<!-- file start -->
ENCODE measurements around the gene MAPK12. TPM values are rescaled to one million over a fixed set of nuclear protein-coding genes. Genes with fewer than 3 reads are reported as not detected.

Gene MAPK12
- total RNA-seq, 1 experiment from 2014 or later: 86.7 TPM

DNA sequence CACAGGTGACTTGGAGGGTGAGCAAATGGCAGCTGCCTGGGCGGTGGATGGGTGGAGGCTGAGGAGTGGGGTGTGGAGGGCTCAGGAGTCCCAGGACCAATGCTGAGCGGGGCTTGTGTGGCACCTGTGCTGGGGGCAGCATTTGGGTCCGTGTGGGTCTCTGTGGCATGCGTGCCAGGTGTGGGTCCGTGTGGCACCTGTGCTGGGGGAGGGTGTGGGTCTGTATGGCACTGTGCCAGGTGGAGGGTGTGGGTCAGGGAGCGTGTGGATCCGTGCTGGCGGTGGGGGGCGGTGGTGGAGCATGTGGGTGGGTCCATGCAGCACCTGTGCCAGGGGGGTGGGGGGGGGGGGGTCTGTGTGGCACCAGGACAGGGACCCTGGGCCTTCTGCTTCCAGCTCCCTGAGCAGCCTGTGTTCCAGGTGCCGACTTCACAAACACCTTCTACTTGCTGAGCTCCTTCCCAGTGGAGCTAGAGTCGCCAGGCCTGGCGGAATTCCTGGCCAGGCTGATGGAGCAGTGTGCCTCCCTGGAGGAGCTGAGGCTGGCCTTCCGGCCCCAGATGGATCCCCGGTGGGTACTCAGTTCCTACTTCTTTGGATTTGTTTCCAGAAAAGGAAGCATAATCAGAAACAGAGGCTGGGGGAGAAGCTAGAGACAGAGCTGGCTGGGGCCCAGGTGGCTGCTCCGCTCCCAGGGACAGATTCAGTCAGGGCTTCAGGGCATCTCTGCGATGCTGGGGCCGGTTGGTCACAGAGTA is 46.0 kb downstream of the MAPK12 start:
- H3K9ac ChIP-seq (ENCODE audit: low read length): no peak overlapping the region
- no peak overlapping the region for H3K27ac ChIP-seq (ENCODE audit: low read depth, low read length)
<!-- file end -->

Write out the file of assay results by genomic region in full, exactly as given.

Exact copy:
ENCODE measurements around the gene MAPK12. TPM values are rescaled to one million over a fixed set of nuclear protein-coding genes. Genes with fewer than 3 reads are reported as not detected.

Gene MAPK12
- total RNA-seq, 1 experiment from 2014 or later: 86.7 TPM

DNA sequence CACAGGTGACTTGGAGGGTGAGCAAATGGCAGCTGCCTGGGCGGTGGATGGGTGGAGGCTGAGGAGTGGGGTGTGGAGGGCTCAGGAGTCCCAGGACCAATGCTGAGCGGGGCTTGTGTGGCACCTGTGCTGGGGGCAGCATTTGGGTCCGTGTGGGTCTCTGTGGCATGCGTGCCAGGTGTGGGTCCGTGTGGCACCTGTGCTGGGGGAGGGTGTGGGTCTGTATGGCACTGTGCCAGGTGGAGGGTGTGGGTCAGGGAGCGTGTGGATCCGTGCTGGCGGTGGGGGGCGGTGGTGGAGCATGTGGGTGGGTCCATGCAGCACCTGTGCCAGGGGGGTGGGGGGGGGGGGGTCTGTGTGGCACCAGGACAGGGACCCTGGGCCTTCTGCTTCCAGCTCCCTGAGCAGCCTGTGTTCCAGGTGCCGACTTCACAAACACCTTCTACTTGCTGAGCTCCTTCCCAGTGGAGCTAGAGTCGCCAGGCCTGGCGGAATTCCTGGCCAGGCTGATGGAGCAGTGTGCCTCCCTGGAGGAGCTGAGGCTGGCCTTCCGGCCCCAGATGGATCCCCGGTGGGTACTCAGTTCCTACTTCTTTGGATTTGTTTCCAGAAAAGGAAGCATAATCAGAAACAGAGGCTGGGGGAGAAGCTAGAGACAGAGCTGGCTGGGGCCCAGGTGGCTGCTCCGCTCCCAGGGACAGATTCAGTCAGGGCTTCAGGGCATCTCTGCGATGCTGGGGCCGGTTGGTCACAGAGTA is 46.0 kb downstream of the MAPK12 start:
- H3K9ac ChIP-seq (ENCODE audit: low read length): no peak overlapping the region
- no peak overlapping the region for H3K27ac ChIP-seq (ENCODE audit: low read depth, low read length)